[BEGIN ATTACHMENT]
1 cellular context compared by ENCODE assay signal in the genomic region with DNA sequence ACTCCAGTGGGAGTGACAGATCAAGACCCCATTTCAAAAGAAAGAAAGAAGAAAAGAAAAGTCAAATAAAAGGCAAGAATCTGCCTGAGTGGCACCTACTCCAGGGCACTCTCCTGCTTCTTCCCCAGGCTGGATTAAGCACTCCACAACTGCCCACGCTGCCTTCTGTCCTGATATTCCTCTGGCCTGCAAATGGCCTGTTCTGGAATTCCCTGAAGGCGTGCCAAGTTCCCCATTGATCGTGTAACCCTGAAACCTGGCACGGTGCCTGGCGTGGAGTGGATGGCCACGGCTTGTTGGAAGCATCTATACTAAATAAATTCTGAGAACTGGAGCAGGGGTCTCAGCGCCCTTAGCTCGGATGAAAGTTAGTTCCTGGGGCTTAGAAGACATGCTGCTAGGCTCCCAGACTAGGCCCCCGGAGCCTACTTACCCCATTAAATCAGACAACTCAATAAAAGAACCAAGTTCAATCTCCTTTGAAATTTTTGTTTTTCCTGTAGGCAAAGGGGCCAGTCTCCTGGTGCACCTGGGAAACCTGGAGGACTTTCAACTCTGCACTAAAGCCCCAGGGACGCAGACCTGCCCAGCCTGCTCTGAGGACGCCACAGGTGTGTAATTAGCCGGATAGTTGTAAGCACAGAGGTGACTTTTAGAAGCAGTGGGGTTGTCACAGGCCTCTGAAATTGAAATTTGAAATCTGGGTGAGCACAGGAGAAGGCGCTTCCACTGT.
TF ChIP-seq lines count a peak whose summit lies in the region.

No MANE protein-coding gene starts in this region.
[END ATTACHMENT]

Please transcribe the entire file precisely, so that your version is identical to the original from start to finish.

1 cellular context compared by ENCODE assay signal in the genomic region with DNA sequence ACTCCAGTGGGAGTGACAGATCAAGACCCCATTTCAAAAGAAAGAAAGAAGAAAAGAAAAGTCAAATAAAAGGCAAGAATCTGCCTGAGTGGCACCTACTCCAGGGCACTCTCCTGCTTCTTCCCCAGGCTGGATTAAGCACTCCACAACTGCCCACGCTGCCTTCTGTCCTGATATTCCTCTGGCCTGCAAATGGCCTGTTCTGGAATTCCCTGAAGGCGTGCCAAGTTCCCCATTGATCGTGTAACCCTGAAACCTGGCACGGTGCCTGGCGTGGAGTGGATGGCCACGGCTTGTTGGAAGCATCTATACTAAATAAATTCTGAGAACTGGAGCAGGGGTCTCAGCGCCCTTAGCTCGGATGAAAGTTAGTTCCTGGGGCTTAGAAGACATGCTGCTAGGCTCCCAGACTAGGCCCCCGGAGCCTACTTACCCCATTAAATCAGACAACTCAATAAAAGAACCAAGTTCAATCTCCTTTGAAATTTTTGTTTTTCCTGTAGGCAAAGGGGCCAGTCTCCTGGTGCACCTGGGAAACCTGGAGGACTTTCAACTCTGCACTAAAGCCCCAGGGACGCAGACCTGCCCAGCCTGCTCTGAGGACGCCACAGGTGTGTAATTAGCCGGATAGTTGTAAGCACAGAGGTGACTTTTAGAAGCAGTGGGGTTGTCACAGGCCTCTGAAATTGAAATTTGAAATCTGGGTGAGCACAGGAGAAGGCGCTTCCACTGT.
TF ChIP-seq lines count a peak whose summit lies in the region.

No MANE protein-coding gene starts in this region.